Designed to distract: Stock app Robinhood nudges users to take risks
“I liken it to giving the keys of a sports car to a 12-year-old,” said Tara Falcone, a certified financial planner and the founder of ReisUP, a financial education company.
Will regulators make an example of trading unicorn Robinhood? – Fintech Futures
Securities regulators in Massachusetts have decided to attack the popular online brokerage Robinhood Financial LLC, the latest in a long pattern of regulators harassing hugely beneficial innovations. Who can forget the early 1980s, when inflation was running at double-digit rates and banks were prohibited from paying interest on checking deposits, but the Securities & Exchange Commission was fighting money market funds?
Robin Hood was famous for taking from the rich and giving to the poor. Robinhood, by contrast, is an app that takes advantage of the small and unsophisticated investors, and uses sophisticated gamification techniques to get them to spend money.
- That’s according to two new lawsuits against the company, one of which Robinhood has settled. The other one it’s fighting.
- The SEC charged Robinhood with deceiving customers about how the stock trading app makes money and failing to deliver the promised best execution of trades.
“Between 2015 and late 2018, Robinhood made misleading statements and omissions in customer communications, including in FAQ pages on its website, about its largest revenue source when describing how it made money — namely, payments from trading firms in exchange for Robinhood sending its customer orders to those firms for execution, also known as ‘payment for order flow,’” the SEC said.
Robinhood is the fastest-growing brokerage the world has ever seen, growing to an $11 billion valuation on the back of its ostensibly free trades and the gamification tools it uses to encourage its customers to do more of them.
Robinhood has agreed to pay $65 million to settle SEC charges that it lied about its trades being free. Its duty of “best execution” to its customers forced to offer better prices than the official “NBBO” price if those were available, the SEC says. Instead, Robinhood would settle all trades at or near NBBO (which stands for national best bid-offer) and pocket the difference.
Finance experts who spoke to NBC News said that the app’s success comes with some risk for consumers, particularly those new to investing. Rather than directing users to adopt a coherent strategy, the app pushes riskier options like individual stocks and cryptocurrencies — and even offers trading on borrowed money, known as margin, and options trading, both of which are used by advanced investors but carry extreme risk.
The way that tech companies design their apps — most notably the tricks they employ to spur user engagement — is under more scrutiny than ever before. Facebook and Instagram have been criticized for encouraging endless scrolling through social media feeds, while YouTube’s recommendations system that works to keep users watching has been blamed for pushing users toward videos of conspiracy theories and extremist rhetoric.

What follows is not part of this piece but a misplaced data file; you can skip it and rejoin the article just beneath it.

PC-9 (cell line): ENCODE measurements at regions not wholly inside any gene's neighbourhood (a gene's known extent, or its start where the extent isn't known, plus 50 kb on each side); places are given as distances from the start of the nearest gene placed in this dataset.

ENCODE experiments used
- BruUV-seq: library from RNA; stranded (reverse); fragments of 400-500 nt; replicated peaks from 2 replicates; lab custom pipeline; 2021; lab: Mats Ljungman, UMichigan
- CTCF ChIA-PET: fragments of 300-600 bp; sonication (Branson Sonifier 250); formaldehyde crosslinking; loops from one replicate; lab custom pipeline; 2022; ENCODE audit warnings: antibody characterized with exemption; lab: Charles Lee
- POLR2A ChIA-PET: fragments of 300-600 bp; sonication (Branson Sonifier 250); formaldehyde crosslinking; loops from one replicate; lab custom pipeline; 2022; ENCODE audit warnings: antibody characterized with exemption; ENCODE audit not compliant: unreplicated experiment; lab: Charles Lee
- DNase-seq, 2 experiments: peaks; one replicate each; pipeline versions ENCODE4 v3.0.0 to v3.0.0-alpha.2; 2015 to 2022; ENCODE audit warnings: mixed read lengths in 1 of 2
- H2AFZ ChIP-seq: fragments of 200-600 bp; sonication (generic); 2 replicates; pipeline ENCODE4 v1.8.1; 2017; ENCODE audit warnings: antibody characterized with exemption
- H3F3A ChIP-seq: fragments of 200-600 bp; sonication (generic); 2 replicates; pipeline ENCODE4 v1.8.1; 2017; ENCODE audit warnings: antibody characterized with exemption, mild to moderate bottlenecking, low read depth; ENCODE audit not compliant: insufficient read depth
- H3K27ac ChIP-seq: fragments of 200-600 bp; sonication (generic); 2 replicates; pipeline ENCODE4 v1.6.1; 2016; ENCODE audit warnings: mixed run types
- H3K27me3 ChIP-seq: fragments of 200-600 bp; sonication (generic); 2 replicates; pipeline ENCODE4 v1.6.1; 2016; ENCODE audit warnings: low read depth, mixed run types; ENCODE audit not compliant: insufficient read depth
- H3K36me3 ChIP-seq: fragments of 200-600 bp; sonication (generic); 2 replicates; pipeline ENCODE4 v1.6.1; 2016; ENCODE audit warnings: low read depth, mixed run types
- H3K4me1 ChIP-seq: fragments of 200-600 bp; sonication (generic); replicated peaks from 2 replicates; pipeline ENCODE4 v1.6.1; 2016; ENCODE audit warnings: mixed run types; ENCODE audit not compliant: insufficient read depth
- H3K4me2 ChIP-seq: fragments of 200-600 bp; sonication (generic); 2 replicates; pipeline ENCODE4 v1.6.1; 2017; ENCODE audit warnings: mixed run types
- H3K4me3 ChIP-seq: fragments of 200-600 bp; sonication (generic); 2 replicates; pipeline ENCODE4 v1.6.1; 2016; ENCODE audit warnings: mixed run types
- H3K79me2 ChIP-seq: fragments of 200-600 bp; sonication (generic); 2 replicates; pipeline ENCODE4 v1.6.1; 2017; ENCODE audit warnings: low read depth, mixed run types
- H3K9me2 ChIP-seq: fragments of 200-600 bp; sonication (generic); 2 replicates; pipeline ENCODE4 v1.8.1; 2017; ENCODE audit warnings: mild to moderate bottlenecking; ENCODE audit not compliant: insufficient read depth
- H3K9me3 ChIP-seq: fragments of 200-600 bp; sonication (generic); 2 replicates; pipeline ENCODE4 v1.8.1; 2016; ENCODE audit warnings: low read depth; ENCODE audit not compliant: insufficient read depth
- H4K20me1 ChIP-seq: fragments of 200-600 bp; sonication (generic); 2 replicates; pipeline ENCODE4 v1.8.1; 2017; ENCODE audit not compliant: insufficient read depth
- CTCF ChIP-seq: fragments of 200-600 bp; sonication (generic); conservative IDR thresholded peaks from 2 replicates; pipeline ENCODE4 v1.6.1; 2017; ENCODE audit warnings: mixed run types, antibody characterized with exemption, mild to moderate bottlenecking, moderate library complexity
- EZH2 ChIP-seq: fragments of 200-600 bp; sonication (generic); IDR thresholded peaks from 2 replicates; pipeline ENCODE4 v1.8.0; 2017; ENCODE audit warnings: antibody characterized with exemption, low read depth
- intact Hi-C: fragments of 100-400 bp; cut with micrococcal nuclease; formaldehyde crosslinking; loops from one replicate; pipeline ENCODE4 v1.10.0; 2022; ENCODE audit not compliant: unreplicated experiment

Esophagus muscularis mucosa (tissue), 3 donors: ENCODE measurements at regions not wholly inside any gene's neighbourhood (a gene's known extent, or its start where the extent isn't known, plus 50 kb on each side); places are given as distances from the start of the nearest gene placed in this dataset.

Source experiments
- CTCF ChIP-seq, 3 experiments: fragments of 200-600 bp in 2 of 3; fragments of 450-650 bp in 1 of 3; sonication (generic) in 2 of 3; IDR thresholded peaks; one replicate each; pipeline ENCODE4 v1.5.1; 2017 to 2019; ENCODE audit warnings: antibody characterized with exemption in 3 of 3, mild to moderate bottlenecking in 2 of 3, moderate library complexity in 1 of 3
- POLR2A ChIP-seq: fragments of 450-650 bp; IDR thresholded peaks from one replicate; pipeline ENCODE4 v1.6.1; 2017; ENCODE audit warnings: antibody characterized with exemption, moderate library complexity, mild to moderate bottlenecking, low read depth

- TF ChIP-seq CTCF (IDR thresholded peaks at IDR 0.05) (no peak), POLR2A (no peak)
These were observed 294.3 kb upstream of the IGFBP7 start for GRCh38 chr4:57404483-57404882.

Robinhood has said it’s democratizing America’s financial system because it doesn’t charge commissions to execute trades.
The app has elements of fun, echoing in subtle ways the congratulatory elements of smartphone games that spur users to keep playing. Financial professionals say those elements encourage people — many of them young and inexperienced — to celebrate day-trading and develop risky habits that will cost users money over time.
The state of Massachusetts has also sued the discount brokerage; that suit has not been settled, and Robinhood says it will fight it “vigorously”.
- Robinhood is held to a fiduciary standard in Massachusetts: It has a legal duty of care with respect to its customers, which involves checking that their investments are suitable.
- Instead, per the suit, Robinhood seeks to maximize the number of times that its customers trade. One Massachusetts resident has averaged 92 trades per day on the platform.
The look of numbers showing a stock rising or falling or bursts of confetti matter because they can nudge users toward either long-term financial success or potentially problematic habits or speculative ideas, experts said.
“Any sort of nudges that investors get through these technologies are affecting behaviors,” said Brad Barber, a finance professor at the University of California, Davis.
Daily push notifications showing the change in value of customers’ stocks encourage excess trading.
- Other push notifications include one saying “Choosing stocks is hard. ? Get started by checking which stock prices are changing the most.”
- One key question that will be settled in court: Do such push notifications constitute investment advice?
The app offers a toxic combination for people who aren’t careful, with low bars to trading on borrowed money and on options, which are contracts that are easy for newcomers to lose money on.
An example: Robinhood approved 71,744 Massachusetts residents for options trading. Of those, 14,439 had no investment experience at all.
“Anytime someone is providing information, you have to think about: What is their incentive?” said Henrik Cronqvist, a finance professor at the University of Miami Business School. “If there’s something you can do as broker that would generate trading among your clients, that’s how you would benefit more.”